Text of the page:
Author Topic: 1815 Wedding Venue Altered? (Any ideas of original, partly erased /written on)  (Read 1274 times)

Offline BushInn1746

  • RootsChat Aristocrat
  • ******
  • Posts: 1,856
  • Hull Packet 25th July 1815 "both of that place"
    • View Profile
Re: 1815 Wedding Venue Altered? (Any ideas of original, partly erased /written on)
« Reply #18 on: Wednesday 22 November 17 16:19 GMT (UK) »
Hello

Because, my George Hood's 1815 Marriage Allegation has been altered and seemingly "Church" added, I am wondering if my ancestor felt he was exempt to begin with, from marrying in the Parish Church?

There must once have been a file, or Diocese records informing someone in the C of E at some level, that Marriages exempt under Hardwicke's Marriage Act, were about to take place at venues, outside of the Parish Church.

I have asked if such records still survive.

Mark
"George HOOD of Selby" Before 1812?

Born about 1785 (Yorkshire per 1841 Census)

Married Sarah RUSSELL at Selby 1815 newspaper - "both of that place".

Buried in the Quaker Burial Ground at Selby as "Not in Membership" in 1845, aged 60 years.

George HOOD of Selby was refused Membership of the Quakers in 1836.

Elected Overseer of the Poor of Selby in 1838.

Had both known (Selby) and unknown (some not stated 1846) property interests.

Possible (but unknown) links to COOK and/or PEARSON names.

RootsChat is the busiest, largest free family history forum site in the country. It is completely free to use. Register now.
Also register instantly with Facebook or Twitter (and other social networks). Start your genealogy search now.


Offline BushInn1746

  • RootsChat Aristocrat
  • ******
  • Posts: 1,856
  • Hull Packet 25th July 1815 "both of that place"
    • View Profile
Re: 1815 Wedding Venue Altered? (Any ideas of original, partly erased /written on)
« Reply #19 on: Saturday 07 April 18 19:19 BST (UK) »
Hello

Seems the Methodists could legally perform marriages from 1795, so there were Marriages outside the Anglican / Church of England (besides those exempt) and therefore my previous comments misleading.

"The Methodist Church was first officially recognised in 1795 and authorised to perform marriages and other sacraments."

I am also led to believe that clandestine and irregular marriages before 1795 were occurring. I suppose a Nonconformist minister or a Catholic priest is not always likely to keep a record of himself breaking the Law.

At Selby it was claimed that they never kept any records of their 18th Century Wesleyan Chapel activies. Selby Chapel opened later 1785, no early records found yet.


Methodist Members by Circuit name.
By:-
1781 Bradford 1,074 members.
1782 Sheffield 512 members.
1784 Scarborough 598 members.
1787 York 920 members.
1788 Macclesfield 1,208 members.
1790 Grimsby 625 members.
1792 Leeds 2,119 members.
1796 Barnard Castle 458 members.
1796 Ripon 589 members.
1801 Keighley 871 members.
1801 Sheffield now increased to 1,061 members.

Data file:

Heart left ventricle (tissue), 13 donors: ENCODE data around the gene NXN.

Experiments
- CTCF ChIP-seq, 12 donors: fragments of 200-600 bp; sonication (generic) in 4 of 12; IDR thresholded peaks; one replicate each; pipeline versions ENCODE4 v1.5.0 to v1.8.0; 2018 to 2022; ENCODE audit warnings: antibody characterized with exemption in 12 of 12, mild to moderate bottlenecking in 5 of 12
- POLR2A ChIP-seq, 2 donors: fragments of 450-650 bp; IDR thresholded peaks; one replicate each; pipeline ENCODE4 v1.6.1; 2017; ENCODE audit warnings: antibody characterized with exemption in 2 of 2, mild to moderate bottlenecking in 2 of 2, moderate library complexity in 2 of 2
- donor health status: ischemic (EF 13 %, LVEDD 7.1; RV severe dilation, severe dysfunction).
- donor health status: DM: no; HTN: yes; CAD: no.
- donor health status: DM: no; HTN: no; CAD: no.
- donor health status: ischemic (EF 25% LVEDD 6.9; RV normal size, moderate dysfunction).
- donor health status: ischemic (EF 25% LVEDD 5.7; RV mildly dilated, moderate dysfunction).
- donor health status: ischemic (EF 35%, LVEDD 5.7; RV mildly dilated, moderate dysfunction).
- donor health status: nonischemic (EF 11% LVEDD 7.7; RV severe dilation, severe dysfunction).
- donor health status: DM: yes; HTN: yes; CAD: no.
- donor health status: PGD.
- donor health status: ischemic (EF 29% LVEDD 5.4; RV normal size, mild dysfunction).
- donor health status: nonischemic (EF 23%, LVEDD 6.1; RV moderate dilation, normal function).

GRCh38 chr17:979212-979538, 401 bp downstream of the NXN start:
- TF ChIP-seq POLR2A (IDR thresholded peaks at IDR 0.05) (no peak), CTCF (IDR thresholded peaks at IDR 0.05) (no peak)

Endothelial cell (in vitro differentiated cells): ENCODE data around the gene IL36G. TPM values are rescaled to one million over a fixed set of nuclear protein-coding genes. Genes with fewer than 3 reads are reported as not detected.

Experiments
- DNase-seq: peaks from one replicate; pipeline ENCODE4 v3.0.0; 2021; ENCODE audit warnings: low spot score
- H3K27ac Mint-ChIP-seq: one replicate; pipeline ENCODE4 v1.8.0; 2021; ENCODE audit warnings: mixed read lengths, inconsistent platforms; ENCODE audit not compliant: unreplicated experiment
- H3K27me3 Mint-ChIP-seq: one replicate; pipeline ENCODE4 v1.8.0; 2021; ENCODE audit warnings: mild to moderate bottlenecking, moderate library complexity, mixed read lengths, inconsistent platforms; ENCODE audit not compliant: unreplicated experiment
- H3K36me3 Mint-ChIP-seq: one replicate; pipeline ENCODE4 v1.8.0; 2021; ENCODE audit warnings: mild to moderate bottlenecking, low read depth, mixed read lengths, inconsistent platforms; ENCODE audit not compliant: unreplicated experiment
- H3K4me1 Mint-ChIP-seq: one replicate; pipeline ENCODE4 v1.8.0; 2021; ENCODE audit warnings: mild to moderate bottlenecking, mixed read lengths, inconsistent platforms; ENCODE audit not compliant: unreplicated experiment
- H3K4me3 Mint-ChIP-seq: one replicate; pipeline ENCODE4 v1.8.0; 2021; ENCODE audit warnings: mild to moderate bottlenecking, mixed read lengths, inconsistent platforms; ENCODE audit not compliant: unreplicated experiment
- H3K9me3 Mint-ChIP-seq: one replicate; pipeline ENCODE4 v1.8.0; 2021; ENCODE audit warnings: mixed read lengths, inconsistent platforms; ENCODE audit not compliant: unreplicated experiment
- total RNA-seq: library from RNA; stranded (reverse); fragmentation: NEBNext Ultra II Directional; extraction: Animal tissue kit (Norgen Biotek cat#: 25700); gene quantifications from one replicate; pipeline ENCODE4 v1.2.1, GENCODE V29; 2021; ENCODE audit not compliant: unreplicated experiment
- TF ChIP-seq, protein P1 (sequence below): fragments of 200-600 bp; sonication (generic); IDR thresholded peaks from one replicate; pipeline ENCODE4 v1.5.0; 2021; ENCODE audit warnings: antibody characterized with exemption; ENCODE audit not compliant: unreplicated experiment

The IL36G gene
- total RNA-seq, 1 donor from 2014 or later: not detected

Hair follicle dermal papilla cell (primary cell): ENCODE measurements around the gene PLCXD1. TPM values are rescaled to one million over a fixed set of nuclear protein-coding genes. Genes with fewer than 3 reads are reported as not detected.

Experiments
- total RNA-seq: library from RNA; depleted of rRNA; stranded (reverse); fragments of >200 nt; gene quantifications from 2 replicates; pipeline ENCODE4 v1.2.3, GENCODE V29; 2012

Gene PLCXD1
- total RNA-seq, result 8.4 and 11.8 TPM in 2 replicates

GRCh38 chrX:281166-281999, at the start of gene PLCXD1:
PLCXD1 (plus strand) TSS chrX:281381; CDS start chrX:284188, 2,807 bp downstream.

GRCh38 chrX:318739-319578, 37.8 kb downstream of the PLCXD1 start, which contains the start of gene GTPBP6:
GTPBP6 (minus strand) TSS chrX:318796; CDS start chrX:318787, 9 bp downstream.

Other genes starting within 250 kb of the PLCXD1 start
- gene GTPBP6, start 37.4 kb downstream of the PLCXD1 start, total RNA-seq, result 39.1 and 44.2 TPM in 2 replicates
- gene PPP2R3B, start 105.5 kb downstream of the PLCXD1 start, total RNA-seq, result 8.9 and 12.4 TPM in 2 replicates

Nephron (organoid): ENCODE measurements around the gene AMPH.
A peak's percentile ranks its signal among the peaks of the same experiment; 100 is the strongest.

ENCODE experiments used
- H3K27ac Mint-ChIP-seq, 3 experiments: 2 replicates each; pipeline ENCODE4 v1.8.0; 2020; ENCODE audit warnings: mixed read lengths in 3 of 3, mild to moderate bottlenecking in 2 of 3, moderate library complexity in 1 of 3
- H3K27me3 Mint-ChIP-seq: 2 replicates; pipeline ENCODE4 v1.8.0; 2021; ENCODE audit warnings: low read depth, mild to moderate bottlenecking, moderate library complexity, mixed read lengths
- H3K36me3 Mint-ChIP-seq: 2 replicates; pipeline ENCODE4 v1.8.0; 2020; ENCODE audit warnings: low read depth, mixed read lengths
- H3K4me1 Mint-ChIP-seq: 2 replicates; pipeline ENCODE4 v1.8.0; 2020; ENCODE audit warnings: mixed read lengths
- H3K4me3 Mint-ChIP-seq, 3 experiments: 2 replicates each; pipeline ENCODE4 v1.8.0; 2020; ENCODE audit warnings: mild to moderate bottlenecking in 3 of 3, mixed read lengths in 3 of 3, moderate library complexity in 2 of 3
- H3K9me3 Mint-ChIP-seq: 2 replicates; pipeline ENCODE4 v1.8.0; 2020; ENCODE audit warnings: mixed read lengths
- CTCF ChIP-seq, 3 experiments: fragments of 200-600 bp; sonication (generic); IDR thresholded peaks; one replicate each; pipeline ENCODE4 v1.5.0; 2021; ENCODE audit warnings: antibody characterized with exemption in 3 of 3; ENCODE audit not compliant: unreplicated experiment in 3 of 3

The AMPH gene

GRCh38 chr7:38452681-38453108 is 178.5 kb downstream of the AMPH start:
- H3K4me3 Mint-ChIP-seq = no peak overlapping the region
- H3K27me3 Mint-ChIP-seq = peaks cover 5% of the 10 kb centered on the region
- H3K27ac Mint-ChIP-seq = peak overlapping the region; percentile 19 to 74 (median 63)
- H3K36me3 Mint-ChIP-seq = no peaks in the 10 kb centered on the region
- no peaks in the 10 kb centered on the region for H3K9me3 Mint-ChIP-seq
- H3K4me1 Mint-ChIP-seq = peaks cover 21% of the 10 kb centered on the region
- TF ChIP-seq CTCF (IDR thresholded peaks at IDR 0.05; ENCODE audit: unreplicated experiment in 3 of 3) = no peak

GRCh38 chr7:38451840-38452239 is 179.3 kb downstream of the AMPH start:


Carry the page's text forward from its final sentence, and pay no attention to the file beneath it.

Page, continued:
1813 Halifax 1,420 members.


By the mid 19th Century they had lost tens of 1,000s of members.

I expect Nonconformism (or no records) are the reasons behind brickwall ancestors, or those who had left their Parish church.

Mark


Been reading Harwicke's Marriage Act 1753

Basically the Act required everyone to marry in the Parish Church or its Parish Chapel under the Parish Church.

Scotland, the Royal Family, Jews, Quakers and "Marriages solemnized beyond the Seas" were Exempt from the Act.

If someone wanted to choose a place and time of their convenience they needed a Special Licence from Archbishop of Canterbury.

For all others ...
You either:-
1. Published Banns Three Sundays in a row before the Marriage (the Act stipulates where no Sunday Service what must be done) and Banns would be published in both places of residence and if no Chapel in Extraparochial place they would also be published in the adjoining Church or Chapel to that place as well. Seven days notice of both your addresses was required before the first publication of the Banns.

Or

2. had a Licence and one of the persons marrying by Licence must have lived in their place of abode 4 weeks immediately before the granting of a Licence.

There were rules for people under 21 regarding consent and Minors, those having Guardians and those with no Guardian requiring the Court of Chancery to appoint one.

 ---------

Those marrying with a Licence must have been either marrying in haste, or not prepared to go through the Banns process, or Nonconformist.

Mark
"George HOOD of Selby" Before 1812?

Born about 1785 (Yorkshire per 1841 Census)

Married Sarah RUSSELL at Selby 1815 newspaper - "both of that place".

Buried in the Quaker Burial Ground at Selby as "Not in Membership" in 1845, aged 60 years.

George HOOD of Selby was refused Membership of the Quakers in 1836.

Elected Overseer of the Poor of Selby in 1838.

Had both known (Selby) and unknown (some not stated 1846) property interests.

Possible (but unknown) links to COOK and/or PEARSON names.

RootsChat is the busiest, largest free family history forum site in the country. It is completely free to use. Register now.
Also register instantly with Facebook or Twitter (and other social networks). Start your genealogy search now.